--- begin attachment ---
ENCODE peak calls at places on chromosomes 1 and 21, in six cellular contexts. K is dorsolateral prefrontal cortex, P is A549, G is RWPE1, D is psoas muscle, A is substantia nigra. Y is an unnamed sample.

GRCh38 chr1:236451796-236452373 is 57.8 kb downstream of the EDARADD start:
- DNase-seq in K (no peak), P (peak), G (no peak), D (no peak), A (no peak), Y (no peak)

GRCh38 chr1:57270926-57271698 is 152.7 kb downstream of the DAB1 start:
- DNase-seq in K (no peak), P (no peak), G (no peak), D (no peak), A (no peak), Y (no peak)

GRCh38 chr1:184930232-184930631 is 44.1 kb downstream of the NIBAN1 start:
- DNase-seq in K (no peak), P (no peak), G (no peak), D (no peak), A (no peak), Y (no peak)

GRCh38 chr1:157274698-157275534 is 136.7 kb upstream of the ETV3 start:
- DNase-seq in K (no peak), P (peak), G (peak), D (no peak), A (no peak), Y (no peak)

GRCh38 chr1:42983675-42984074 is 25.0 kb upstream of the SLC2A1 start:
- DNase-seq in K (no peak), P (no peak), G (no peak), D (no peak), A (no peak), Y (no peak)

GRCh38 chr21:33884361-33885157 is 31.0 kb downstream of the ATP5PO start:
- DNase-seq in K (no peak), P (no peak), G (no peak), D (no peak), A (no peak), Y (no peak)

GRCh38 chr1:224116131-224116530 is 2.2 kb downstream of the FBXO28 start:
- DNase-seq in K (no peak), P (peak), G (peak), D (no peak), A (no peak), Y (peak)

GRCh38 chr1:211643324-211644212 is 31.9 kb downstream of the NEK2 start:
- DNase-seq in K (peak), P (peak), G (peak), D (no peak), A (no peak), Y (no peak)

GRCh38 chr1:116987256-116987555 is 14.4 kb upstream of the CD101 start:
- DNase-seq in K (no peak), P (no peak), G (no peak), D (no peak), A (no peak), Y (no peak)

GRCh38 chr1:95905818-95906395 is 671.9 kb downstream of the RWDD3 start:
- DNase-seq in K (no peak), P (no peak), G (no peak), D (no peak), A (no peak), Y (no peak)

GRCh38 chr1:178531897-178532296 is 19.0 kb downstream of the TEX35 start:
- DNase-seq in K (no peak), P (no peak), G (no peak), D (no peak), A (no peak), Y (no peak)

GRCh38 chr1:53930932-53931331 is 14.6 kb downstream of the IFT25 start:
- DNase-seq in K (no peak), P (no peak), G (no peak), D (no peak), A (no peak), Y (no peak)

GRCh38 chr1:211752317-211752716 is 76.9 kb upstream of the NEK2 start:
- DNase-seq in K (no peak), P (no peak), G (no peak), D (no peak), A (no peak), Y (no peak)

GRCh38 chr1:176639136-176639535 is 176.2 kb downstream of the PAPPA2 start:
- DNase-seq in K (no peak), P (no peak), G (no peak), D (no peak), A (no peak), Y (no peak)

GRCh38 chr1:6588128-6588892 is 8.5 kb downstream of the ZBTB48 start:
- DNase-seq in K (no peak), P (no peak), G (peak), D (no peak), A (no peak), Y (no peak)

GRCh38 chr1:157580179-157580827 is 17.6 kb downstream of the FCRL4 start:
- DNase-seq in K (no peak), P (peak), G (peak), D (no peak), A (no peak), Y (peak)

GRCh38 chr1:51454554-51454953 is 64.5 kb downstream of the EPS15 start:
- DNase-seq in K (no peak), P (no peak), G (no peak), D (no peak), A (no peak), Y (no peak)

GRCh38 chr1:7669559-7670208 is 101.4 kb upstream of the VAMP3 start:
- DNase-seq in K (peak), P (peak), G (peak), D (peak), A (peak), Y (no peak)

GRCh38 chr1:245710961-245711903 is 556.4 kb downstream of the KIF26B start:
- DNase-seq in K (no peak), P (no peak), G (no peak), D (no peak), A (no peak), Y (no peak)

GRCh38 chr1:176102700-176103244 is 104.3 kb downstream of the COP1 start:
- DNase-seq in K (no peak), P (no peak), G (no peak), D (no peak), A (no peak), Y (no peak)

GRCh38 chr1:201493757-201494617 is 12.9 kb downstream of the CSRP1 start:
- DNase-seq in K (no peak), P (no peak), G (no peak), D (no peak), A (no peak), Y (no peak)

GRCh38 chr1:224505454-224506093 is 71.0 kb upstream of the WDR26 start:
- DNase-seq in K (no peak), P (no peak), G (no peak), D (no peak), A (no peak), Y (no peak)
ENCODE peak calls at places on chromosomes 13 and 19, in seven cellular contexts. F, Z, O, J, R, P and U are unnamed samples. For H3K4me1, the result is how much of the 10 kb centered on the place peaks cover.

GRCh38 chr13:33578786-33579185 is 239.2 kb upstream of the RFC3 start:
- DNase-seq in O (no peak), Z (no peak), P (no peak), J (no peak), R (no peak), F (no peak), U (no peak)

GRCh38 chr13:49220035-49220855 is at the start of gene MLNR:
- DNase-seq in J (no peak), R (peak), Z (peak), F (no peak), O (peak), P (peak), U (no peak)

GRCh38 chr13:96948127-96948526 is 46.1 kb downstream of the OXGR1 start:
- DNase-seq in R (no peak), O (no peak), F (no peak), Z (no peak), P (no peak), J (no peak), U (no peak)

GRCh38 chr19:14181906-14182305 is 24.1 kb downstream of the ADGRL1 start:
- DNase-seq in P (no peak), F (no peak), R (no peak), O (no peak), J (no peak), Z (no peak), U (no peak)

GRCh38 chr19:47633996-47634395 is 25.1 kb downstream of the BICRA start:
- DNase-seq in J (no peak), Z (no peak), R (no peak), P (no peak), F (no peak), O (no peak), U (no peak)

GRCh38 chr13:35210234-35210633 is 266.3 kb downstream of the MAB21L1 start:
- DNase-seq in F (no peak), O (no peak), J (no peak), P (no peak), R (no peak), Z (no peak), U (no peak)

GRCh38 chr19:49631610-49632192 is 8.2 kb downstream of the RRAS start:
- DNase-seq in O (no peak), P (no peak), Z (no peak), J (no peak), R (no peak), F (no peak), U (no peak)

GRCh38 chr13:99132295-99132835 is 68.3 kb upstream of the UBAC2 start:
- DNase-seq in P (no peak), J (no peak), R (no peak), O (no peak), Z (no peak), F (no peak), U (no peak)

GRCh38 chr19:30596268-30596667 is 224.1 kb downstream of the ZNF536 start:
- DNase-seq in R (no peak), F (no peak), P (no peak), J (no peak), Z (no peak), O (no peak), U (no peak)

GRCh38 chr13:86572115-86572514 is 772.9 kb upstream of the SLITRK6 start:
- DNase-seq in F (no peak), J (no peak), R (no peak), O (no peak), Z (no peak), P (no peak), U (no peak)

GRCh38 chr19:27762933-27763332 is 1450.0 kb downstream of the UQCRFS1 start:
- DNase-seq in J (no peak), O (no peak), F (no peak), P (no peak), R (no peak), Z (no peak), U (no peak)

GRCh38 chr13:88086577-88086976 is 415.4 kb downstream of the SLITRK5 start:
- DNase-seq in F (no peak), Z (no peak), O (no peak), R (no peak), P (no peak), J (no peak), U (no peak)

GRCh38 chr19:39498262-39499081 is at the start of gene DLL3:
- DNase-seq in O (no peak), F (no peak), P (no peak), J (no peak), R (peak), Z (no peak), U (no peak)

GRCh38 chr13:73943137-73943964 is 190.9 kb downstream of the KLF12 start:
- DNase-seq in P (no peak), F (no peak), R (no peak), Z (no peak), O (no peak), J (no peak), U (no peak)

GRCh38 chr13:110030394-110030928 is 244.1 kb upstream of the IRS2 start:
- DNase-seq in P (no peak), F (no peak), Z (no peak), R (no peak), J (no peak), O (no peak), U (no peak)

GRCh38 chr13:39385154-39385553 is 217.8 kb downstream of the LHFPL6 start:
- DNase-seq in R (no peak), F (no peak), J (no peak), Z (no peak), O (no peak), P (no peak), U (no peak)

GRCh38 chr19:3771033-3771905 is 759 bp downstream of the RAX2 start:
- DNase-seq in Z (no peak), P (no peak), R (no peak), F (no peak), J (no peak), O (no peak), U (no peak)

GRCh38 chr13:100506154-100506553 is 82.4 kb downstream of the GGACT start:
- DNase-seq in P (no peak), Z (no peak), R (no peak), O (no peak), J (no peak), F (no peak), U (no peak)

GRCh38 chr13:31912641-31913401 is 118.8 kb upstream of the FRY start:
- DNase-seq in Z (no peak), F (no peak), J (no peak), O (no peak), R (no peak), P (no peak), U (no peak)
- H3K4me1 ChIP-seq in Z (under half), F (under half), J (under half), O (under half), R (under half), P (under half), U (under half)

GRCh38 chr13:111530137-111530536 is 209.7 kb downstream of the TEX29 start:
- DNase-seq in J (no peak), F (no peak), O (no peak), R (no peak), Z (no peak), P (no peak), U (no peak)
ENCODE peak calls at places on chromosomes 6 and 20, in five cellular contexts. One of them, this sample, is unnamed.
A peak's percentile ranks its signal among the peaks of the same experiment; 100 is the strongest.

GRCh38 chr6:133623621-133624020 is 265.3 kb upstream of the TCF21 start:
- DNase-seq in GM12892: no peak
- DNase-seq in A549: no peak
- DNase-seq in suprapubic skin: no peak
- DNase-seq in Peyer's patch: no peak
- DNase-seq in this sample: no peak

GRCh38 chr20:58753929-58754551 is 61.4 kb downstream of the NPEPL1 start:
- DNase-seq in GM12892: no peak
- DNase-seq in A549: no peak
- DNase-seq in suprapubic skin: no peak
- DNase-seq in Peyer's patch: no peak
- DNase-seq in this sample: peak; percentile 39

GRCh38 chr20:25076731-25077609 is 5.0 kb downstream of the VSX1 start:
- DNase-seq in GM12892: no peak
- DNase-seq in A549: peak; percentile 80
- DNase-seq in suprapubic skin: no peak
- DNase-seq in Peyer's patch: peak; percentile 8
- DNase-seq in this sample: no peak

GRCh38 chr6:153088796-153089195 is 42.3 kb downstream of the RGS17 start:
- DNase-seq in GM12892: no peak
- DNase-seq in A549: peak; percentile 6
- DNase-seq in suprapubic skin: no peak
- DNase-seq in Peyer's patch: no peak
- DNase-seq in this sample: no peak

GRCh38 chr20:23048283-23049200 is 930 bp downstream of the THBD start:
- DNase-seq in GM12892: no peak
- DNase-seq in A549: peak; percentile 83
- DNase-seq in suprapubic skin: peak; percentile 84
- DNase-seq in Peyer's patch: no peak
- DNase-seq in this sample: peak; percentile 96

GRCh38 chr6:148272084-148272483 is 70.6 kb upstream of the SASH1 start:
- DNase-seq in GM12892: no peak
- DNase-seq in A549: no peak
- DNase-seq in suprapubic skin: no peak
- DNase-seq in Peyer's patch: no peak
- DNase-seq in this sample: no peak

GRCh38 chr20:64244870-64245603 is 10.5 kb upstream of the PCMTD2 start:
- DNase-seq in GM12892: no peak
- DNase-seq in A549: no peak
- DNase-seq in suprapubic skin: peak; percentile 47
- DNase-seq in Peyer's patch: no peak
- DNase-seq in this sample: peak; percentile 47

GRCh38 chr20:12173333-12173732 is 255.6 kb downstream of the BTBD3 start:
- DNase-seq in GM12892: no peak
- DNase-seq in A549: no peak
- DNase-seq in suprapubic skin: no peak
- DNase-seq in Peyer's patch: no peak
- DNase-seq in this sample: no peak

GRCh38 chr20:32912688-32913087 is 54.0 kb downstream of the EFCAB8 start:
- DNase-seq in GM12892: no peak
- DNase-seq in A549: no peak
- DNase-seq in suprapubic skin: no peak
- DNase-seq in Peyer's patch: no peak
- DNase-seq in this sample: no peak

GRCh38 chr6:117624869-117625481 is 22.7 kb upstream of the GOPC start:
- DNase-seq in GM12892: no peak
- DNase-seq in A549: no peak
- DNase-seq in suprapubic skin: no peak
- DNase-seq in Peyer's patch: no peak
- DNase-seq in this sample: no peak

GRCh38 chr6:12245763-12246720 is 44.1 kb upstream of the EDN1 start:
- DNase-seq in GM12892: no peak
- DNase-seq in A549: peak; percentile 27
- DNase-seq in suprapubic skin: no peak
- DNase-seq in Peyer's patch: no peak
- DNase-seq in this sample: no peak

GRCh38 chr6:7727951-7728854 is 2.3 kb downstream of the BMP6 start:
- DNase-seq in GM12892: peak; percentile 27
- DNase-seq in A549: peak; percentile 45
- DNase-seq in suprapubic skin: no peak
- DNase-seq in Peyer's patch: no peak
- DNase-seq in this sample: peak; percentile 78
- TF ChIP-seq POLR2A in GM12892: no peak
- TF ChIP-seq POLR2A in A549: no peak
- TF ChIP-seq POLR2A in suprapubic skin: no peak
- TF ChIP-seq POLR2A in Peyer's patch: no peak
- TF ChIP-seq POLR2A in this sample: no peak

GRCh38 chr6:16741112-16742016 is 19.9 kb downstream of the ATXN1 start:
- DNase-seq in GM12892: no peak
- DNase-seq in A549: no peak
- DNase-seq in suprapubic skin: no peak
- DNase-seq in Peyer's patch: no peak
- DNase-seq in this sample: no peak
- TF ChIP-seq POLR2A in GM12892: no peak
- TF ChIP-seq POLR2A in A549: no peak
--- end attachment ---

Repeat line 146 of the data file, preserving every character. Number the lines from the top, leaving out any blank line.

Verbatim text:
- DNase-seq in A549: no peak